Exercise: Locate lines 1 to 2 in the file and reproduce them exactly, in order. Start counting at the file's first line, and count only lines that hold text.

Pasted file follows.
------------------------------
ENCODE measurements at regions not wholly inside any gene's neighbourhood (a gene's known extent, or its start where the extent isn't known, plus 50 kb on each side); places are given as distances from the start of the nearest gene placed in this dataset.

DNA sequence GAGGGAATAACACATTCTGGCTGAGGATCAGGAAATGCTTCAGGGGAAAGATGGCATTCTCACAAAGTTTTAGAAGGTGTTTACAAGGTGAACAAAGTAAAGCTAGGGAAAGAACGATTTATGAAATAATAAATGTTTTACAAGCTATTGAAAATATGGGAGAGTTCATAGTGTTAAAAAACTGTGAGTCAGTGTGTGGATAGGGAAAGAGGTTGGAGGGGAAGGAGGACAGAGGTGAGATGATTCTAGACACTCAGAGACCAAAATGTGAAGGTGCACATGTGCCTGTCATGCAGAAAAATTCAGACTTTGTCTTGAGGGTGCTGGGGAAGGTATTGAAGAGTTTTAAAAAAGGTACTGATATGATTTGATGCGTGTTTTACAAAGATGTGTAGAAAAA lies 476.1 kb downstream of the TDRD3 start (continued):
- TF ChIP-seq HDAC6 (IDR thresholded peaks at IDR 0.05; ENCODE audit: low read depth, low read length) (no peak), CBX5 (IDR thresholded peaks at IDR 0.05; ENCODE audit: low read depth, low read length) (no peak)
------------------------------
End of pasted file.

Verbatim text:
ENCODE measurements at regions not wholly inside any gene's neighbourhood (a gene's known extent, or its start where the extent isn't known, plus 50 kb on each side); places are given as distances from the start of the nearest gene placed in this dataset.

DNA sequence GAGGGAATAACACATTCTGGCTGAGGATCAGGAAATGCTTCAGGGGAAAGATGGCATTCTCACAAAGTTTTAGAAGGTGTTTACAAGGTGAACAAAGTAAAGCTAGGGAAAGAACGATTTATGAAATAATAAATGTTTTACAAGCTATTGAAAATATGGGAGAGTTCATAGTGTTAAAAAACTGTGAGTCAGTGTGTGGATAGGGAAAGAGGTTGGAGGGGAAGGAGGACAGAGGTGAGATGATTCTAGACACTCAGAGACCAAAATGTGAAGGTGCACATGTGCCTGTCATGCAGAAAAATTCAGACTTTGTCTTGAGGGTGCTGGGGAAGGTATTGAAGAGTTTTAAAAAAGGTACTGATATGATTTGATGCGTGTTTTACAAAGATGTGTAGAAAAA lies 476.1 kb downstream of the TDRD3 start (continued):